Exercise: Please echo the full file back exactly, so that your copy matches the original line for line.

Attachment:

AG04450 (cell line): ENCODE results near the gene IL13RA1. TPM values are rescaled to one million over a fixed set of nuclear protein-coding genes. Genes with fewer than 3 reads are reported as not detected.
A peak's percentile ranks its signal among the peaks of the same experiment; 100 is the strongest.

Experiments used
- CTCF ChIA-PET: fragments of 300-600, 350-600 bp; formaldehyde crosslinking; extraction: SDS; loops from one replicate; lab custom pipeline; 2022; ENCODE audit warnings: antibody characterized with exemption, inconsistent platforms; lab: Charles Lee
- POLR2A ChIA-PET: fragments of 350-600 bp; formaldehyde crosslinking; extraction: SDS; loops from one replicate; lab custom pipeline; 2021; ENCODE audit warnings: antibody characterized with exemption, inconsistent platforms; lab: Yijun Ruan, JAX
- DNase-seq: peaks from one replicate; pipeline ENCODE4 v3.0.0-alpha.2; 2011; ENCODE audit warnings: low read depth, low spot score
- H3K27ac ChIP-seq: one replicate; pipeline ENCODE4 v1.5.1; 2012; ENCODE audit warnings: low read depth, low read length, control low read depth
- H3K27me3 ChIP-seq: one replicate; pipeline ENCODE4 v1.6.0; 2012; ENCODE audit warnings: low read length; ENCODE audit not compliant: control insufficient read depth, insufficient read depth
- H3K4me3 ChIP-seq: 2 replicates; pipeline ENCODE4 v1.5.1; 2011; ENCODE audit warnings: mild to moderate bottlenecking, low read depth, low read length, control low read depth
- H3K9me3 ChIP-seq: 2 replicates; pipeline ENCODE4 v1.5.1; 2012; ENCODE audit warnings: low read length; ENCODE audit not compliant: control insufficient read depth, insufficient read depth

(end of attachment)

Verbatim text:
AG04450 (cell line): ENCODE results near the gene IL13RA1. TPM values are rescaled to one million over a fixed set of nuclear protein-coding genes. Genes with fewer than 3 reads are reported as not detected.
A peak's percentile ranks its signal among the peaks of the same experiment; 100 is the strongest.

Experiments used
- CTCF ChIA-PET: fragments of 300-600, 350-600 bp; formaldehyde crosslinking; extraction: SDS; loops from one replicate; lab custom pipeline; 2022; ENCODE audit warnings: antibody characterized with exemption, inconsistent platforms; lab: Charles Lee
- POLR2A ChIA-PET: fragments of 350-600 bp; formaldehyde crosslinking; extraction: SDS; loops from one replicate; lab custom pipeline; 2021; ENCODE audit warnings: antibody characterized with exemption, inconsistent platforms; lab: Yijun Ruan, JAX
- DNase-seq: peaks from one replicate; pipeline ENCODE4 v3.0.0-alpha.2; 2011; ENCODE audit warnings: low read depth, low spot score
- H3K27ac ChIP-seq: one replicate; pipeline ENCODE4 v1.5.1; 2012; ENCODE audit warnings: low read depth, low read length, control low read depth
- H3K27me3 ChIP-seq: one replicate; pipeline ENCODE4 v1.6.0; 2012; ENCODE audit warnings: low read length; ENCODE audit not compliant: control insufficient read depth, insufficient read depth
- H3K4me3 ChIP-seq: 2 replicates; pipeline ENCODE4 v1.5.1; 2011; ENCODE audit warnings: mild to moderate bottlenecking, low read depth, low read length, control low read depth
- H3K9me3 ChIP-seq: 2 replicates; pipeline ENCODE4 v1.5.1; 2012; ENCODE audit warnings: low read length; ENCODE audit not compliant: control insufficient read depth, insufficient read depth